Autumn is fallen and the dead of winter is officially upon us. According to time-honored bodybuilding conventions, now is the time to slow down, lift heavy and fatten up, right? Not so fast, Cheech.
The colder season provides plenty of incentive to pack on the pounds (grandma's homemade stuffing, anyone?) but that fat-bait can sabotage a carefully-planned regimen and dull an otherwise sharp physique.
To compound the matter, our bodies go through a natural stasis cycle during the shorter, colder days of winter. This walking hibernation makes us more conducive to putting on fat, compared to the summertime shred.
Winter provides an opportunity for bodybuilders to use the big chill to their mass-gaining advantage, but it's too common that we find our hard-earned physiques looking more like a snowman than an Olympian come Spring.
Fortunately the solution is within reach. With a little extra sweat, you should be able to make those all-important offseason size gains while staying within striking distance of a beach body.
The Big Idea
There's a pervasive, antiquated dictum that many bodybuilders still hold dear circa 2011. It's virtues are as modern as the "women weaken legs" theory expounded by grizzled old boxing coaches.
It holds that if you want to get big, you have to train heavy and slow: keep the weights high, reps low and rest periods long (three minutes or more).
It's not a bad philosophy if you're training to become a powerlifter or have little concern for the amount of adipose tissue covering your muscles like fresh-fallen snow.
If your goal is to acquire a muscular physique, one with muscles actually visible without the use of a sonogram, you might want to consider a different style of training; one which blends speed, strength, endurance and power.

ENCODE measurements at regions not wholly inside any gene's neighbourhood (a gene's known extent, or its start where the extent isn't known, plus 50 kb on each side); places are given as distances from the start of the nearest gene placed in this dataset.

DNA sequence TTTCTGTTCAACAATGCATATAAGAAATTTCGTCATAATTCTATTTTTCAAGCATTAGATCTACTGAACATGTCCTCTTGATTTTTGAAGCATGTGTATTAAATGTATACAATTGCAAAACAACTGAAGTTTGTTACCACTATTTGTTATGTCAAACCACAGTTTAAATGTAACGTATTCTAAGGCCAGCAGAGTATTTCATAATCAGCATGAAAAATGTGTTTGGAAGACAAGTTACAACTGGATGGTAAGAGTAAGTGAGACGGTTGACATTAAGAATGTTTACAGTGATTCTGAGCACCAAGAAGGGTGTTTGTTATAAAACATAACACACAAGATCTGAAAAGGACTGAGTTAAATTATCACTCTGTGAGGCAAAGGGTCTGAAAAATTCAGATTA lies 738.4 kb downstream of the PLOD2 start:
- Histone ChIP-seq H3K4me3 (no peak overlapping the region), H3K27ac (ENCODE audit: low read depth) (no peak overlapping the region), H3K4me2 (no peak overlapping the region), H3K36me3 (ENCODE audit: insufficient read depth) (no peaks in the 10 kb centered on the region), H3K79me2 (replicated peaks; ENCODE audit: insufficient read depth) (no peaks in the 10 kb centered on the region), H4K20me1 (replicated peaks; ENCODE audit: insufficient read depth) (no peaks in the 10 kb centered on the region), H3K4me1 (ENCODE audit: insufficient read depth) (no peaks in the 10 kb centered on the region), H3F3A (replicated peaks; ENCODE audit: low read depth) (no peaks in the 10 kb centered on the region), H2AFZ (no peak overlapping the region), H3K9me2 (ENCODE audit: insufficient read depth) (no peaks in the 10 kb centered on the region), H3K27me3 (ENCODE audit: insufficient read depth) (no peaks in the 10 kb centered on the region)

This involves higher reps, shorter rest periods, a dose of explosive movements and, of course, heavy (but not too heavy) weights.
There's plenty of anecdotal evidence supporting a more robust training style than the plodding 6-10-rep scheme commonly hailed as the be-all/end-all for muscle development.
In countless interviews with top professional bodybuilders, I found more and more they turn to higher-rep schemes, even in the offseason. In the past, 10 reps may have been a stopping point, rack the weight. Today's pros aren't afraid to lighten the load a little, en route to 15, 20, 30 or even more reps per set. To me, it doesn't look like they're getting any smaller than the pros of 30 years ago.
For people who might fear that the additional few reps and quickened pace could sabotage their hard-earned muscle gains, consider athletes' body types in sports ranging from football to gymnastics to track and field.
NFL players can't be accused of being small. But they blast through fast-paced workouts, which encompass far more cardiovascular training (i.e. blocking practice, wind sprints) than an offseason bodybuilder's plan ever will.
Gymnasts use little more than their bodyweight in their training, which amounts to many thousands of reps per workout, performed through 6-hour workouts. We've all seen men on the raised rings in the Olympics with arms worth admiration.
An even more extreme example is the sprinter. The sprinter's primary work speeds through countless explosive steps, coupled with light, high-repetition weight training. Look at the muscularity of world class sprinters like Maurice Greene, Shawn Crawford and Tyson Gay ... not exactly stripped of muscle, are they?